It even goes on in chapter 6 talking of children obeying their parents. So, children of Redeemer, if you are empowered by the Holy Spirit, you will obey your parents. In verse 4 of chapter 6 it talks about father’s disciplining their children. So, fathers of Redeemer, if you are empowered with the Holy Spirit you will bring them up in the training and instruction of the Lord. Finally, Paul discusses the slave-master or employee-employer relationship in verses 5-9. Even the way you work with others needs the empowering of the Holy Spirit. Through the Holy Spirits work in us we can commit to these relationships as God has willed us to do.

It’s easy to display a spirit-filled life for an hour or two at church, but it takes the work of the Holy Spirit to show that same attitude of love and understanding in everyday relationships such as between a husband and a wife, children and parents, and employees and employers.

There was a missionary who got a car that would not start without a push. So, every time he would use the car, he would have people push it. Then he would either park on a hill or leave the engine running. He did this for two years. When he was about to leave the mission field, he turned over the car to another missionary. When he explained his technique for starting the car, the new man looked under the hood. Then he said, “I believe the only trouble is this loose cable.”

He gave the cable a twist, stepped into the car, pushed the switch, and to the missionary’s surprise, the engine roared to life. For two years needless trouble had become routine. The power was there all the time. Only a loose connection kept the missionary from putting that power to work.

Is there a loose connection in our lives that is keeping us from experiencing the power of the Holy Spirit in our lives? Is there a faulty switch keeping us from living our lives to the fullest? Let’s not suffer unnecessarily. From now on, let’s surrender to the Spirit’s control. From now on, let’s accept the power that’s been offered.

Acts 2: 38-39 Peter replied, “Repent and be baptized, every one of you, in the name of Jesus Christ for the forgiveness of your sins. And you will receive the gift of the Holy Spirit. The promise is for you and your children and for all who are far off—for all whom the Lord our God will call.”   Amen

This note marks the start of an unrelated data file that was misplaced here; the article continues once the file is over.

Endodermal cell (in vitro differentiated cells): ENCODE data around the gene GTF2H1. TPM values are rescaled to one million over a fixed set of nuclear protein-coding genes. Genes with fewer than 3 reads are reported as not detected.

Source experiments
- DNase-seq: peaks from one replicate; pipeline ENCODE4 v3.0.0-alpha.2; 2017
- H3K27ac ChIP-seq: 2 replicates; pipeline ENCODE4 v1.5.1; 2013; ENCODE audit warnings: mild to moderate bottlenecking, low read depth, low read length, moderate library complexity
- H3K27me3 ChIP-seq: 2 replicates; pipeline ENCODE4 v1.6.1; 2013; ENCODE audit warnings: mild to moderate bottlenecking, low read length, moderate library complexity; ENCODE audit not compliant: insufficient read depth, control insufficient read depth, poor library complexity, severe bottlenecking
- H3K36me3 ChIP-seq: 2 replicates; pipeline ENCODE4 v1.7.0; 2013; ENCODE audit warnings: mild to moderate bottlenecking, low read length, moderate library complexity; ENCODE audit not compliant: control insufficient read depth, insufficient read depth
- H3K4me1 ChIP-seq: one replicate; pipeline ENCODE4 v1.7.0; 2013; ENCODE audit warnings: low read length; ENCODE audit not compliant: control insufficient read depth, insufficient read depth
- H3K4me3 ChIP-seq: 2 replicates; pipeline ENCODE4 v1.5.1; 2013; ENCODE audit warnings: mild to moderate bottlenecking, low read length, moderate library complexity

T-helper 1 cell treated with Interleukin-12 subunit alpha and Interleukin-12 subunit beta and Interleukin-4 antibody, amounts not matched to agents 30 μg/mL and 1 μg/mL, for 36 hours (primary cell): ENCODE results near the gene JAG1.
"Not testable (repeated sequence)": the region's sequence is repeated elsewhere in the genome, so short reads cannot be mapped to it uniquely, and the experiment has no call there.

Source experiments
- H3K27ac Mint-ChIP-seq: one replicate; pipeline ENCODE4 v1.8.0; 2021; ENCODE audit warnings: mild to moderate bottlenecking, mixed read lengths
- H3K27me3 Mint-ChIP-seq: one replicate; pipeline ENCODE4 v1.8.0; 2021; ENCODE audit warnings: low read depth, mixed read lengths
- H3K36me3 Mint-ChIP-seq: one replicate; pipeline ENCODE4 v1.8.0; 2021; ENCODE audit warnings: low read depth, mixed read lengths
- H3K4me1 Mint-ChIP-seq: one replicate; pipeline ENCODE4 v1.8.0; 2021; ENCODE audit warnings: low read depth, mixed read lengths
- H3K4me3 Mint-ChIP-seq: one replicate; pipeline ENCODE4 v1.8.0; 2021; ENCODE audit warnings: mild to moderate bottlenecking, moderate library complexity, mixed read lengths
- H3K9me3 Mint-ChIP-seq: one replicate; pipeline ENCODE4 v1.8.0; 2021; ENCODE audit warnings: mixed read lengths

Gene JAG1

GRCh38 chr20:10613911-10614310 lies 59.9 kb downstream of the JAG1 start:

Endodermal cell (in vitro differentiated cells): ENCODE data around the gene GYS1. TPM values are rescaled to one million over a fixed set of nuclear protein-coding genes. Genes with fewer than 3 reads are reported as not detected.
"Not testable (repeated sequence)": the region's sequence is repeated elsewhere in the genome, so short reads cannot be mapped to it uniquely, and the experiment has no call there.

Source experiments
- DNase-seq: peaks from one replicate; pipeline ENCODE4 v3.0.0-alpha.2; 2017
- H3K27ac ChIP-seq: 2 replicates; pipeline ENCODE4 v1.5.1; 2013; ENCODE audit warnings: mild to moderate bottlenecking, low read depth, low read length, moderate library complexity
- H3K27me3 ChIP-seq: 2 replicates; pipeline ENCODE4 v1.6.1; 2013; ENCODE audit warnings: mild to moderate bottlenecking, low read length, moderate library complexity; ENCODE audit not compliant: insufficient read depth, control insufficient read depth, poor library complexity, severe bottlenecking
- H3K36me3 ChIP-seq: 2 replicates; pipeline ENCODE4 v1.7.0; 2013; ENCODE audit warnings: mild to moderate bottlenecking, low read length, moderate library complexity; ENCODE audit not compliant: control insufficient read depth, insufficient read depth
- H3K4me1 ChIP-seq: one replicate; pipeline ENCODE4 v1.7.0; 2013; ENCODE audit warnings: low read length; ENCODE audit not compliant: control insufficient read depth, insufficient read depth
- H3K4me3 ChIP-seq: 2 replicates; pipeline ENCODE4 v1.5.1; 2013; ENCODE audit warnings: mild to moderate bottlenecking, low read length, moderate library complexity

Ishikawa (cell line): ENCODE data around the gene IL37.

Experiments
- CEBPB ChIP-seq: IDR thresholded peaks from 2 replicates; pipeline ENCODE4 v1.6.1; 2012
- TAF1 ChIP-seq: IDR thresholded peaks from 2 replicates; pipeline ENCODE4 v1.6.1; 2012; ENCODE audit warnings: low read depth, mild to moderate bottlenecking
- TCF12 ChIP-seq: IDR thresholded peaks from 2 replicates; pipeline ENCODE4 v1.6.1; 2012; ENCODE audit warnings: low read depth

Bible Study Questions – Ephesians 5:6-21

Bible Study Questions – Ephesians 5:6-21

What are some examples of the empty words others are saying?

Who are the “Sons of Disobedience?” Is this a charge against believers and/or disbelievers?

What could happen if you “partner” with a Son of Disobedience? How do we see this in the church today?

Contrast the darkness verses the light in verse 8. What is Paul saying?

How can we find out what pleases the Lord (verse 10)?

How can we expose the fruitless deeds of darkness (Verse 11)?   John 8:12; John 9:5; Acts 13:47; 2 Corinthians 4:6; and 2 Timothy 1:10.

Do you think the church in America is doing well in this regard? If not, how must we change?

Explain what Paul means in verses 13 & 14.

What does walking in the light have to do with wisdom?

Give some examples of foolish Christians.

In the following verses we are told to do certain things detailed below.

  • Verse 7 – Therefore do not be partners with them
  • Verse 15 – Be very careful, then, how you live
  • Verse 17 – Therefore do not be foolish
  • Verse 18 – Do not get drunk on wine

Each example also has a contrasting command(s). List the contrasting verse(s) for each and the contrasting command(s).

How does someone live wisely in our horizontal relationship with each other? How about in our vertical relationship with God?

How do we understand what God’s will is in both of these relationships?

Why does Paul contrast getting drunk with being filled with the Spirit? Are there any similarities? What is either the means or the evidence of one filled with the Spirit?

Why is getting drunk a sin?